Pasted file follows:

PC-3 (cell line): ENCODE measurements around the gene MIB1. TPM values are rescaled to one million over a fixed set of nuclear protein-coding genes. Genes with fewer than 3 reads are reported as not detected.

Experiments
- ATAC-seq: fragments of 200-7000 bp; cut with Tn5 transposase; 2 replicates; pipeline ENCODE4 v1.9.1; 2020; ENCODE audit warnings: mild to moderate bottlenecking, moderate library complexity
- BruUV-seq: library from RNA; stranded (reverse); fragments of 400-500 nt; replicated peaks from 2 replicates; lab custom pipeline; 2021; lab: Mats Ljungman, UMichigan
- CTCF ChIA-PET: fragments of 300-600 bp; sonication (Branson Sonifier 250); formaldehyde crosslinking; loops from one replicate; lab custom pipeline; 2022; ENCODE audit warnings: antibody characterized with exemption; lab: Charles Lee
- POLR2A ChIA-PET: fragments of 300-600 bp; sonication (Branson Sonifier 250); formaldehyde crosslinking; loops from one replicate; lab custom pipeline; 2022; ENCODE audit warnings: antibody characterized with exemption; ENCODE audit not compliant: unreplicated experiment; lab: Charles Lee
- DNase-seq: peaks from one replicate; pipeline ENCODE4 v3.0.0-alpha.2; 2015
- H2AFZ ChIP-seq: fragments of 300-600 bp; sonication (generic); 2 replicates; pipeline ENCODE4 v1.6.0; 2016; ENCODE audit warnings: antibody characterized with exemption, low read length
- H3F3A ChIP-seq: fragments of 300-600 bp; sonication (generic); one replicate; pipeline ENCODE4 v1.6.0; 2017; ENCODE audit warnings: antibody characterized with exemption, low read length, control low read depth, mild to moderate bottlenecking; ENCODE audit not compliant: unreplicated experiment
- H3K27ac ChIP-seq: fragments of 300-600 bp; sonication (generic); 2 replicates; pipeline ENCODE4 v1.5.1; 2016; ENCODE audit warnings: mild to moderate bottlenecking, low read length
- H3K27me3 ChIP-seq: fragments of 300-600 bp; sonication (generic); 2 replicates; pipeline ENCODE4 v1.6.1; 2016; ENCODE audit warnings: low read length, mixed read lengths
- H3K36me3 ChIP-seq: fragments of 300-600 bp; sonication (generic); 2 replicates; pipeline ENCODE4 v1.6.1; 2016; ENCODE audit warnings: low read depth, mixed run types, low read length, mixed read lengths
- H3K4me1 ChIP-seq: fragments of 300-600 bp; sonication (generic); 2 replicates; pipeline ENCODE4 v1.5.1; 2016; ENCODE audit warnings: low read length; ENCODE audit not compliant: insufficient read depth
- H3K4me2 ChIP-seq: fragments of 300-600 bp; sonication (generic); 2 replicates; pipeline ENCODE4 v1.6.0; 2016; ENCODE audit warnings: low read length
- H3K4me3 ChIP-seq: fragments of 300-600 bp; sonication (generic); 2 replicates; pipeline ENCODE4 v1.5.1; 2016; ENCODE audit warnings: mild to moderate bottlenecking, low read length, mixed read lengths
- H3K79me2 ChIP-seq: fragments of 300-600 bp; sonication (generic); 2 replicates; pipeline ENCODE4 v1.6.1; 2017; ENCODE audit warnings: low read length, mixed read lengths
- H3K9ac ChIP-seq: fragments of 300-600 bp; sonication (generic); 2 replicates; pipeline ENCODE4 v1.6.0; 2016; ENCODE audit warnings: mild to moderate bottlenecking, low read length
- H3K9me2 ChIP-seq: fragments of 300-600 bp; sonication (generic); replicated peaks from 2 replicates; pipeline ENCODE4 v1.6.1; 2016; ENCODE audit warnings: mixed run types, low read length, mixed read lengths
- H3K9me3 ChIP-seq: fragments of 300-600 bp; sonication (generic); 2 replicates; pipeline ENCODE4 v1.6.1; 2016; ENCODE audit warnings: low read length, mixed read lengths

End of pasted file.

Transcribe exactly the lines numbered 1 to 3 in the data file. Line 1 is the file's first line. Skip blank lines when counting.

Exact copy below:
PC-3 (cell line): ENCODE measurements around the gene MIB1. TPM values are rescaled to one million over a fixed set of nuclear protein-coding genes. Genes with fewer than 3 reads are reported as not detected.

Experiments
- ATAC-seq: fragments of 200-7000 bp; cut with Tn5 transposase; 2 replicates; pipeline ENCODE4 v1.9.1; 2020; ENCODE audit warnings: mild to moderate bottlenecking, moderate library complexity